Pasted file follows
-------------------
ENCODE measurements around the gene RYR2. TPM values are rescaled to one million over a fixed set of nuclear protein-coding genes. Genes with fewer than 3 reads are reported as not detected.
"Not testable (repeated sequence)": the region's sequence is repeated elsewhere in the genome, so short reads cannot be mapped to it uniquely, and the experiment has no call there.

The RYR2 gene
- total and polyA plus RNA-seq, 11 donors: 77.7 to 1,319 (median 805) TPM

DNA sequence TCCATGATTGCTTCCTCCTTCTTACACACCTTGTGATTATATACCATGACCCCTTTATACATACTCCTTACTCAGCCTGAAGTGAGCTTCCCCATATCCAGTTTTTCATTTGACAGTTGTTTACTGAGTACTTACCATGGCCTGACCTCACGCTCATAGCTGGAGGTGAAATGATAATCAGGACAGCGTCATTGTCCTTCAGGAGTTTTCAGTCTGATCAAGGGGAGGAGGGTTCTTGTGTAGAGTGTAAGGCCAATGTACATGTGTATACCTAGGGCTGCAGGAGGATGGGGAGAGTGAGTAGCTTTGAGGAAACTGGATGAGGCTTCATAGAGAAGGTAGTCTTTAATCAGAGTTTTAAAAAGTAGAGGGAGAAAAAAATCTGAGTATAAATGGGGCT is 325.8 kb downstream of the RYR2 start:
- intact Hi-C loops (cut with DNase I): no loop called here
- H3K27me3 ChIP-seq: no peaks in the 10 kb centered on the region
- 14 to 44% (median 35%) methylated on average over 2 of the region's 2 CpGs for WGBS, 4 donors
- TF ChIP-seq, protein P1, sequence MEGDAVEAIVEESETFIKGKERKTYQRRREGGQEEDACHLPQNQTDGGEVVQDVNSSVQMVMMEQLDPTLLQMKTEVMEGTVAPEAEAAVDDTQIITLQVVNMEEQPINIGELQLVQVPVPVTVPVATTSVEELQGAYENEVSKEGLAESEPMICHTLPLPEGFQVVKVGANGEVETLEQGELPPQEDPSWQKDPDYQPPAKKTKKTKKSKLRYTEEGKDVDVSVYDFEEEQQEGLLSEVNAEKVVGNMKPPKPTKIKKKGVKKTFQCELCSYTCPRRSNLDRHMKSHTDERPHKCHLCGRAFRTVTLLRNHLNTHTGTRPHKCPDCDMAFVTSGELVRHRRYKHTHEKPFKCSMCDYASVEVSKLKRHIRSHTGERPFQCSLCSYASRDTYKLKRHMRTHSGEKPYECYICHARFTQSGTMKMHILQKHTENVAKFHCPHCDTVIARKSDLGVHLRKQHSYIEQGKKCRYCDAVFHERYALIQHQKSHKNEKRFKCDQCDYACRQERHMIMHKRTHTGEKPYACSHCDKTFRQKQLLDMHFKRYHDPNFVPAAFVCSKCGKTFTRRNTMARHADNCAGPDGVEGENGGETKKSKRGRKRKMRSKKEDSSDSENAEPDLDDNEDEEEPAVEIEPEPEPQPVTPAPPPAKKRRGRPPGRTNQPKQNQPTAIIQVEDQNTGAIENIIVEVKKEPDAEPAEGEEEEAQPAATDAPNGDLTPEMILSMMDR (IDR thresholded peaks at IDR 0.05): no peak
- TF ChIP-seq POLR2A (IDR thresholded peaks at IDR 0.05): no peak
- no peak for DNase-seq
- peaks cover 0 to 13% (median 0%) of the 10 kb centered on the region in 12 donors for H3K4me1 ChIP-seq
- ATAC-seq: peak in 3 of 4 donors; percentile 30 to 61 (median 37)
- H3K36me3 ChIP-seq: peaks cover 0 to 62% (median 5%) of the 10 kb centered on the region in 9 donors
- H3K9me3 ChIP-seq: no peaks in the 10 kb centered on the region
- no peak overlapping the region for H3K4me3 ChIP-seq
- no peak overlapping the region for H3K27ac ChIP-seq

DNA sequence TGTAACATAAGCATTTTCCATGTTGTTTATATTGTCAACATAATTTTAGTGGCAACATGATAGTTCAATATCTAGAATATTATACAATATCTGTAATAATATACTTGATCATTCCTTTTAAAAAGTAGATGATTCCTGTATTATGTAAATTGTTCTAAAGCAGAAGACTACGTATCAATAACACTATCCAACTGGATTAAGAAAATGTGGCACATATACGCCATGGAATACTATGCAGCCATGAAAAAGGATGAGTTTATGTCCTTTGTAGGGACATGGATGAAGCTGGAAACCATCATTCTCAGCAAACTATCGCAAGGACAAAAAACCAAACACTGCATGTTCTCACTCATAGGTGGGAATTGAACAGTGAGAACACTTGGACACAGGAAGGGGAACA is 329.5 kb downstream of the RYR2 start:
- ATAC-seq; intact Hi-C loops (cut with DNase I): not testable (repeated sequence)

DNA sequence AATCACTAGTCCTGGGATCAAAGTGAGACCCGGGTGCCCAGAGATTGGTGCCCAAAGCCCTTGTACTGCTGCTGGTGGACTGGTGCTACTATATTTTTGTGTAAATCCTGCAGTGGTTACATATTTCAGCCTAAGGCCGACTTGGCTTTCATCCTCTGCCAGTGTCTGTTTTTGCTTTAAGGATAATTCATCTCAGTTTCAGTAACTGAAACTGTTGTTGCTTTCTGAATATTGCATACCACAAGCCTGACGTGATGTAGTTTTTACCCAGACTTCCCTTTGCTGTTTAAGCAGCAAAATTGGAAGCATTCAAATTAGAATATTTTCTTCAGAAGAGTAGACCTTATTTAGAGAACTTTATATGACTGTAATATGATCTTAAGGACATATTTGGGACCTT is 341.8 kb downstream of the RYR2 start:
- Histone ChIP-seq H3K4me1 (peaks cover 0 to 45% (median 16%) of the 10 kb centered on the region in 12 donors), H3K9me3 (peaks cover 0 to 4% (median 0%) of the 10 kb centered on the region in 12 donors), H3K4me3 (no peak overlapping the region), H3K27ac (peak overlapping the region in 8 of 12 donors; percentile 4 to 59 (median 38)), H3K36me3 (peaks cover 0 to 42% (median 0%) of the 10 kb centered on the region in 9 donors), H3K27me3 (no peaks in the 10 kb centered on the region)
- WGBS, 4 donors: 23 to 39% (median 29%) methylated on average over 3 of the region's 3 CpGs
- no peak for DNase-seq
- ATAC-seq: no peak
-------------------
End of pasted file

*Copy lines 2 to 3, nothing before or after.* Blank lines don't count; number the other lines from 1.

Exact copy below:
"Not testable (repeated sequence)": the region's sequence is repeated elsewhere in the genome, so short reads cannot be mapped to it uniquely, and the experiment has no call there.

The RYR2 gene